Deliberation of the best basketball offensive strategies for your team to use starts early in the pre-season. Flex offense? Continuity? Passing Play? What is the best strategy to use?
What will work best will change every year, as your personnel changes – some plays will suit strengths that other plays won't, and you'll have to decide for yourself which play will work for the team you have that season.
But it isn’t only about the set offense you run – that is only one offensive situation you will find yourself in during the game. You want your team prepared for a multitude of situations, and while you can't prepare for every possible game situation, you can prepare for the most common situations you will find your team in.
Be sure you coach your team on basketball offenses that are designed to handle these three general types of situations:
I like the fast break, and my teams almost always are breaking teams (partly because we are rarely blessed with any size, so we need to compensate by being quick).
But I realize it isn't for everyone. Some teams will be quick and the fast break will come naturally; others may be bigger and slower and not so naturally inclined to play the running game.
But every team should know how to fast break - even if it isn't the main offensive strategy the team uses, there will be times in every game where the team can take advantage of the defense's slow transition and push the ball up-court ahead of the defense to gain a 3 on 2 advantage or better. If your team understands how the fast break is run, they'll at least have the option. And if you have a smaller team, the fast break may be the ticket to you controlling the game against larger opponents.
This is where the decision to run a flex, or continuity, or some other offense comes in. The majority of your offensive game is likely to be spent in a set offense, but don’t go overboard with these plays. Have 2 or 3 offensive plays to use in the game - one that works well against man-to-man defense; one that works well against a zone; and perhaps a third that you can use every now and again to mix things up a bit. I wouldn't try to use more than three - you don't want to confuse your players. And if they can run two or three offenses well, that should be all they need to open up scoring opportunities.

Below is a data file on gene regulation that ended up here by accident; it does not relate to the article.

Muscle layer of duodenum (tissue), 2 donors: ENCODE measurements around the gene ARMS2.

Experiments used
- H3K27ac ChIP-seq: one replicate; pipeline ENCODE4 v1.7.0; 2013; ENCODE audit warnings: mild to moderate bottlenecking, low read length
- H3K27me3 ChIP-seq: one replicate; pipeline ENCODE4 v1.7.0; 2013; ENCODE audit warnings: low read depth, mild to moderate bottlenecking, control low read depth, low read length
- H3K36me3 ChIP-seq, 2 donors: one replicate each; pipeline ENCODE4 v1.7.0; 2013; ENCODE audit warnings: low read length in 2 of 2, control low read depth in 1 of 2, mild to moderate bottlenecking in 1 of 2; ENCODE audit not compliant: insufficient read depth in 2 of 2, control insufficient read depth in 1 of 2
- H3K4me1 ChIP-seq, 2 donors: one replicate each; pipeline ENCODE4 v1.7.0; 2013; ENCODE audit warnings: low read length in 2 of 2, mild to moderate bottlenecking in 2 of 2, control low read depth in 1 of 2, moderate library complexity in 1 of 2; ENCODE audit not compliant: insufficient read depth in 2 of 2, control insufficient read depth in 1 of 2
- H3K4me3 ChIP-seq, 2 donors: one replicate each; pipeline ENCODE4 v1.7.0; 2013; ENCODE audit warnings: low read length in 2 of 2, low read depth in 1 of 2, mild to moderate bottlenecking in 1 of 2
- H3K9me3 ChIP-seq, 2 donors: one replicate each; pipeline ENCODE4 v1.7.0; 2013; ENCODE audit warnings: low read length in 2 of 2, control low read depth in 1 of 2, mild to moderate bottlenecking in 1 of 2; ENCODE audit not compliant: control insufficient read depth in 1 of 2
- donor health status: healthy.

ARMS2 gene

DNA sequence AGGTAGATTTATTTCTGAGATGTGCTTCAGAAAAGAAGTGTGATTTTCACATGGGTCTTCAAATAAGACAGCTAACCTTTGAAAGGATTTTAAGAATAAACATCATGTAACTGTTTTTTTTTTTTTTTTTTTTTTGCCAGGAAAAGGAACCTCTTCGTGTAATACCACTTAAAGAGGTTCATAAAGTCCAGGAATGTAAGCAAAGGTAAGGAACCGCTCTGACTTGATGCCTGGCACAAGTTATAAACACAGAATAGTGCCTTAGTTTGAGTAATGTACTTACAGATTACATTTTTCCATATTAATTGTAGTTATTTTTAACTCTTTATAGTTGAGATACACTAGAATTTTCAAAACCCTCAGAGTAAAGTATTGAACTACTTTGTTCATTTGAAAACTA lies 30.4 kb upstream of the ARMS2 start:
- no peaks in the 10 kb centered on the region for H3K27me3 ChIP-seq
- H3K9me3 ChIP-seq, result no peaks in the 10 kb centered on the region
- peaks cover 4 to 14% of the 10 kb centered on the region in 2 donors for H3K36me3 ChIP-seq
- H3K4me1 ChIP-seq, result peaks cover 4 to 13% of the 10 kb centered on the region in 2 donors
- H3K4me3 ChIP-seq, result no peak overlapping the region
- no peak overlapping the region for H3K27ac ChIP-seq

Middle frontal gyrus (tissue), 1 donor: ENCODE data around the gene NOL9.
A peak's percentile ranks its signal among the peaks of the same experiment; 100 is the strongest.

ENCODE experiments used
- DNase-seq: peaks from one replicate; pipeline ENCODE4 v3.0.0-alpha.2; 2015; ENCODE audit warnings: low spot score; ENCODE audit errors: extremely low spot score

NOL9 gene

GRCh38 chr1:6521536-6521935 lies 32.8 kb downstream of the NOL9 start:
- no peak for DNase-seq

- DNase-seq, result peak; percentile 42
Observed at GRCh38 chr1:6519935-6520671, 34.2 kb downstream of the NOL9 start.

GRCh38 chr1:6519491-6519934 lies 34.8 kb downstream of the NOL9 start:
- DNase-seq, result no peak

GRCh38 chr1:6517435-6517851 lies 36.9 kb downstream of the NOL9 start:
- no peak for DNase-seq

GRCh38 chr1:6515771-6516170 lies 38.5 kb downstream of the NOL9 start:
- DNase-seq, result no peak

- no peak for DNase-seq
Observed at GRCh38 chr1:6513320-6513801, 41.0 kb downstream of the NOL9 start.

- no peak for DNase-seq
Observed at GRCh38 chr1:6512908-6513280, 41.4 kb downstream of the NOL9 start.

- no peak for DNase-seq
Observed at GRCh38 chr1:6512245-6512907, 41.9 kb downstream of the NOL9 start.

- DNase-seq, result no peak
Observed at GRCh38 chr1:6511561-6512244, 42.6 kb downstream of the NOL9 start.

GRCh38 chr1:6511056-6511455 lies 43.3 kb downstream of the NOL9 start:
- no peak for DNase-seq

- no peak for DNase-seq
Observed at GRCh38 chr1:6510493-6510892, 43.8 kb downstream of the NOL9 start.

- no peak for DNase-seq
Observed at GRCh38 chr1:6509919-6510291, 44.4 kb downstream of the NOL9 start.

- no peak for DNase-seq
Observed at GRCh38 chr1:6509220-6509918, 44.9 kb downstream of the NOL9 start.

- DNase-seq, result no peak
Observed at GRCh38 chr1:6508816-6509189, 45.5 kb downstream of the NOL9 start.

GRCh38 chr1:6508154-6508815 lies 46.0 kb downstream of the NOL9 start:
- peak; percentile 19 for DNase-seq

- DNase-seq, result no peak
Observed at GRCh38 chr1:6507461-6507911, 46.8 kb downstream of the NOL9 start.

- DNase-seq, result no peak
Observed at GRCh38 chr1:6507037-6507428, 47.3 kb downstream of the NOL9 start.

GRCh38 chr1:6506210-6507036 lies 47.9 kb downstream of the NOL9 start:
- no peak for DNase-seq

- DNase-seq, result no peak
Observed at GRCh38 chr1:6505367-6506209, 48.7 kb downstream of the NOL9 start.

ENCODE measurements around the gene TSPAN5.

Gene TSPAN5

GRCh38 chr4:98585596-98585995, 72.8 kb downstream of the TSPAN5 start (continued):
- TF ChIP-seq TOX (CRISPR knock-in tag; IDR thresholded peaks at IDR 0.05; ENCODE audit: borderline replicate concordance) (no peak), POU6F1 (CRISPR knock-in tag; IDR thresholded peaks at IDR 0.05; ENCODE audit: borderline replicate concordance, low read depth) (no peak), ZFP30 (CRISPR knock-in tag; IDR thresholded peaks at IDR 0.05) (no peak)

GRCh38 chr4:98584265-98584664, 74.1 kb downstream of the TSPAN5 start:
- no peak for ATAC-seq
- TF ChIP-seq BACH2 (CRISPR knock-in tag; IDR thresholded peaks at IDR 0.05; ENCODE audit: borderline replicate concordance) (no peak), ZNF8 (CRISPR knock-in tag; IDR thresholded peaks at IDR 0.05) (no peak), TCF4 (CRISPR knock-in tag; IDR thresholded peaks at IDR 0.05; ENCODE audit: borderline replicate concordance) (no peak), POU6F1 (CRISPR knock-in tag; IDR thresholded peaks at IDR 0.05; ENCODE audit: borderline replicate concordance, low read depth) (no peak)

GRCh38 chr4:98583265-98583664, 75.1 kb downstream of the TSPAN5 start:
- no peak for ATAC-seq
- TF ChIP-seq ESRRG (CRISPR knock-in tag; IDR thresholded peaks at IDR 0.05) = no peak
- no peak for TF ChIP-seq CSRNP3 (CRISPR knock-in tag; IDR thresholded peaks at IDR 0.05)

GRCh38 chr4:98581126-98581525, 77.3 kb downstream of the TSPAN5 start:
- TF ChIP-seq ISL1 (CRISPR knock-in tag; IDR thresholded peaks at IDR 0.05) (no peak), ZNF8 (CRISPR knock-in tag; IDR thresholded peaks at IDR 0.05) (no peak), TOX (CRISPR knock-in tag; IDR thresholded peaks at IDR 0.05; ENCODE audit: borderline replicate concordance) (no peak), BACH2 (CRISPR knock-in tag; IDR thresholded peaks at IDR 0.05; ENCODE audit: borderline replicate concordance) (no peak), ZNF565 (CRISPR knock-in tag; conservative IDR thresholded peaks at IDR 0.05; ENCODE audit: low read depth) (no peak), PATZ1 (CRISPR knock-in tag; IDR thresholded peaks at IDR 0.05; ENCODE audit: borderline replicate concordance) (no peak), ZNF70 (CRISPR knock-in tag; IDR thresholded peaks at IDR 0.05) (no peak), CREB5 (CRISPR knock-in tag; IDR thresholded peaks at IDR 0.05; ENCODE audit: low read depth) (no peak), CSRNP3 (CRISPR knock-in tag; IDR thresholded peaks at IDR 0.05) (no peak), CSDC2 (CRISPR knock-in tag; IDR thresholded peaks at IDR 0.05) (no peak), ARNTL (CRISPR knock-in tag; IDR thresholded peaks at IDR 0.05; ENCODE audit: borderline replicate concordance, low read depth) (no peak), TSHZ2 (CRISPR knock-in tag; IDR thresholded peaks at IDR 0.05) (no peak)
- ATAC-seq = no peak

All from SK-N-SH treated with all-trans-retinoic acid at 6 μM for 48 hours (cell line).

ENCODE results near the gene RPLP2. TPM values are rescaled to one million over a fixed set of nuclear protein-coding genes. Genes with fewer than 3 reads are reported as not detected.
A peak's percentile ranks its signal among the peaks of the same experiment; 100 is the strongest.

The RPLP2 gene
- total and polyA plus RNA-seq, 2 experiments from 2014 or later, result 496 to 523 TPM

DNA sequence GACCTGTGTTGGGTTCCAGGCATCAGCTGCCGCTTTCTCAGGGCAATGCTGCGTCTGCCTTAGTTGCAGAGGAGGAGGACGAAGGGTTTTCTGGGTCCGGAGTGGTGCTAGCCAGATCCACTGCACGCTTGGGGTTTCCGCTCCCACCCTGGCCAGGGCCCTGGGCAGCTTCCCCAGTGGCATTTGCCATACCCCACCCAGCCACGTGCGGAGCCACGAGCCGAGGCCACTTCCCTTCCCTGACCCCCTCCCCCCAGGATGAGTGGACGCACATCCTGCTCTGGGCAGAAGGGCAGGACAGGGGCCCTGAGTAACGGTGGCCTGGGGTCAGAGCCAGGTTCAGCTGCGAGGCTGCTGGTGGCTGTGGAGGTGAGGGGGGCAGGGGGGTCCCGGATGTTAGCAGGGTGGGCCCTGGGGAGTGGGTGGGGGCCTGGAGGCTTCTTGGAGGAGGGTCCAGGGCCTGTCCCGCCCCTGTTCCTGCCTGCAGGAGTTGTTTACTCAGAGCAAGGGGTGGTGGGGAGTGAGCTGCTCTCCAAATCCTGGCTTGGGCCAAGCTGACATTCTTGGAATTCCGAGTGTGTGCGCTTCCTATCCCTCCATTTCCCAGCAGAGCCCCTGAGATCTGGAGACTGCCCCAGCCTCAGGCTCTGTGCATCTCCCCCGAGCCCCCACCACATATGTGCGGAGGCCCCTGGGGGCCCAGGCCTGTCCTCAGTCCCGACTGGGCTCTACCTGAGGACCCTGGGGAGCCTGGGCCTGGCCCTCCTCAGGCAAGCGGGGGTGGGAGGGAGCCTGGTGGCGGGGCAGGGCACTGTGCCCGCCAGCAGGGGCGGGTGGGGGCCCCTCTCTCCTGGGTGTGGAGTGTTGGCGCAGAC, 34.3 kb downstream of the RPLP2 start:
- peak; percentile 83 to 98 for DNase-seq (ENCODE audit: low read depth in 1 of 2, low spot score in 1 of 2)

This is a catch-all category, dealing with any situation that isn't the "normal" part of the game. For example, the jump ball. Most leagues have gotten away from jump balls every quarter and at every held ball, but you still jump at the beginning of the game, and if you are ready for it with a simple strategy, you can control the game from the beginning and maybe even be able to score in the first few seconds of the game.
You would like to have a simple strategy as well for last minute shots. Hopefully you won't be in too many games where you are down by a point with five seconds left to play, but on those few occasions where you are, it would help to have an offensive strategy prepared.
Two other strategies definitely need to be prepared for special situations: press breaks and inbounds passes. These two situations - attacking a defensive press against you, and passing the ball inbounds - happen frequently in most games and therefore you should definitely be prepared with a strategy or two.
Is that all? Maybe not - there are others you could add, but keep in mind that the more you add, the more your players need to remember, and in the heat of the game, that might be difficult. Always try to keep it simple.